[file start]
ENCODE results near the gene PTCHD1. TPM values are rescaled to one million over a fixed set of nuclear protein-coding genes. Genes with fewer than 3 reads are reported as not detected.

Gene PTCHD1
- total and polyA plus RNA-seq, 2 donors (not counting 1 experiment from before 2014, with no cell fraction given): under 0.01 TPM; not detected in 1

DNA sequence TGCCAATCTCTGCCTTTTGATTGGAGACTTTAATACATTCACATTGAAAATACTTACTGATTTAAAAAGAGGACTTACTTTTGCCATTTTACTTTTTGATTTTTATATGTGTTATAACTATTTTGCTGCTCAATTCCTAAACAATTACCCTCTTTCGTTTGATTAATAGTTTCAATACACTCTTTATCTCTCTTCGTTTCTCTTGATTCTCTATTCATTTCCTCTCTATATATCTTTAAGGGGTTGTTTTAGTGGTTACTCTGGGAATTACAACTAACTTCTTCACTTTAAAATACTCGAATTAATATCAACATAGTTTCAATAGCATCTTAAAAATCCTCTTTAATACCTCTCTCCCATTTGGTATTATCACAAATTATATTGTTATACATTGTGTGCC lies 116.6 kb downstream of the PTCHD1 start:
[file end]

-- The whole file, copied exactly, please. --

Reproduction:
ENCODE results near the gene PTCHD1. TPM values are rescaled to one million over a fixed set of nuclear protein-coding genes. Genes with fewer than 3 reads are reported as not detected.

Gene PTCHD1
- total and polyA plus RNA-seq, 2 donors (not counting 1 experiment from before 2014, with no cell fraction given): under 0.01 TPM; not detected in 1

DNA sequence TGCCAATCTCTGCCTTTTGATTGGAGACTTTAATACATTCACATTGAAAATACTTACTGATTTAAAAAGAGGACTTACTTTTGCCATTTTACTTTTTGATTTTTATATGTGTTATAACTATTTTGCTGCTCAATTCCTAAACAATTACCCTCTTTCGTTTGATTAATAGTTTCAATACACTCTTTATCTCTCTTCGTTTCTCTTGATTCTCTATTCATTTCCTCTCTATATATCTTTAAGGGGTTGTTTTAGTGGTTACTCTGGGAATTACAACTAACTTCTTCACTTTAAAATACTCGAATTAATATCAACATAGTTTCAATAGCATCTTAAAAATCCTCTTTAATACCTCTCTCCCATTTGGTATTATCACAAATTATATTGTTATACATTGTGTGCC lies 116.6 kb downstream of the PTCHD1 start: